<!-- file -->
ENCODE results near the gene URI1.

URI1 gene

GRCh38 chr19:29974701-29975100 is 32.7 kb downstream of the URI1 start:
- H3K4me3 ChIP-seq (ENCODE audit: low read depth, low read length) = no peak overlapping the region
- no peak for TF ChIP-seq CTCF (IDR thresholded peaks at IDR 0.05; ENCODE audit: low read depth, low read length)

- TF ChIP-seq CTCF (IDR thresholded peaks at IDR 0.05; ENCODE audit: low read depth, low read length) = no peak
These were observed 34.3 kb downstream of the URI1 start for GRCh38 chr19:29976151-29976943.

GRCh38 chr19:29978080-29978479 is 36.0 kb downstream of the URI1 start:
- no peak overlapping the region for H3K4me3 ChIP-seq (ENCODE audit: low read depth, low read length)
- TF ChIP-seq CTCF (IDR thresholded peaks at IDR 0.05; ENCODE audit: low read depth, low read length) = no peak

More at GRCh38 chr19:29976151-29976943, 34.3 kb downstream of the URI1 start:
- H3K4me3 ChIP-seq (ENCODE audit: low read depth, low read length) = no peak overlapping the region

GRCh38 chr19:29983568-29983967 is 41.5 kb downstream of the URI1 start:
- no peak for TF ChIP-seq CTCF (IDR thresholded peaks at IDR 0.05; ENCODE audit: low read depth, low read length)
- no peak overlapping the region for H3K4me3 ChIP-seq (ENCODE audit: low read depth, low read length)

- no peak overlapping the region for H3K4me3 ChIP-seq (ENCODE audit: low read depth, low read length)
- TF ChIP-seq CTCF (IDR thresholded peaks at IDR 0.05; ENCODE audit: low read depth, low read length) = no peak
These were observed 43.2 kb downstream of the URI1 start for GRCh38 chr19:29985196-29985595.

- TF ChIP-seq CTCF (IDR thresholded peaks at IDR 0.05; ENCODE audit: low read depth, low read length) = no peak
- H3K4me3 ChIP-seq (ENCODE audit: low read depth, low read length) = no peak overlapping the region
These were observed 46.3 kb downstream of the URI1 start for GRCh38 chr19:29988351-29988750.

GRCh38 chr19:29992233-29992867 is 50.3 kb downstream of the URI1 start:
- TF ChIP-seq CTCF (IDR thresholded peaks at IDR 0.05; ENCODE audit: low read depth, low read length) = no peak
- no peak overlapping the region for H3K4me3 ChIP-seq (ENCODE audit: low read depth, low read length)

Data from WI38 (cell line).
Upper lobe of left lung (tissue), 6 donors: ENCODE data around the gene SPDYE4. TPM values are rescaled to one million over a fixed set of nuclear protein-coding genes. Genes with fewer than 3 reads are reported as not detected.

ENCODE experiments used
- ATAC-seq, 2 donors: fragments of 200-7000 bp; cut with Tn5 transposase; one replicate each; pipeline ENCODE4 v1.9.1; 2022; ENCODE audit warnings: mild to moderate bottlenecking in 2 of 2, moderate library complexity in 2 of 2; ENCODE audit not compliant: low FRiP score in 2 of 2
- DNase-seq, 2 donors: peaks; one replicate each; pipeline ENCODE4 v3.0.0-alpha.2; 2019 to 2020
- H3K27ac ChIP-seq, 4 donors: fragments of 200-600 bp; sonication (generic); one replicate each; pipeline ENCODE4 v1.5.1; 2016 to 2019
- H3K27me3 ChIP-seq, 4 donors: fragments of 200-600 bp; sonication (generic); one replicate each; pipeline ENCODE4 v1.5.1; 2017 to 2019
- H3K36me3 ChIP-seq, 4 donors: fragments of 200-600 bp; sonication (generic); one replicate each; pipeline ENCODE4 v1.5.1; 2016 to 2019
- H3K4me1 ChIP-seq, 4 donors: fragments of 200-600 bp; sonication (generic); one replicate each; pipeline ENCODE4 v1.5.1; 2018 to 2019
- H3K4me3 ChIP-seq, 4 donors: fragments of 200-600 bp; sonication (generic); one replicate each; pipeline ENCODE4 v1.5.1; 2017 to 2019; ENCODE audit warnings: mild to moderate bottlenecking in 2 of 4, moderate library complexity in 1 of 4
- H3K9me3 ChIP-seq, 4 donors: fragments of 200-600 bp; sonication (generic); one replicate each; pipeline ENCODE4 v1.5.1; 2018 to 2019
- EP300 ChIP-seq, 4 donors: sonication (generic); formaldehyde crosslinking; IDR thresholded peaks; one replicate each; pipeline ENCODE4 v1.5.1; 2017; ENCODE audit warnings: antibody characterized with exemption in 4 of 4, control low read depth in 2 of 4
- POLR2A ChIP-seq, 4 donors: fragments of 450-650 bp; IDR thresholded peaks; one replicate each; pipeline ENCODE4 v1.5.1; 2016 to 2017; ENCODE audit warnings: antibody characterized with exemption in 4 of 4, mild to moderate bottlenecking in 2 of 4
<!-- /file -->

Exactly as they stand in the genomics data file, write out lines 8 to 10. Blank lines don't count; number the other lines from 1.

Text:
GRCh38 chr19:29978080-29978479 is 36.0 kb downstream of the URI1 start:
- no peak overlapping the region for H3K4me3 ChIP-seq (ENCODE audit: low read depth, low read length)
- TF ChIP-seq CTCF (IDR thresholded peaks at IDR 0.05; ENCODE audit: low read depth, low read length) = no peak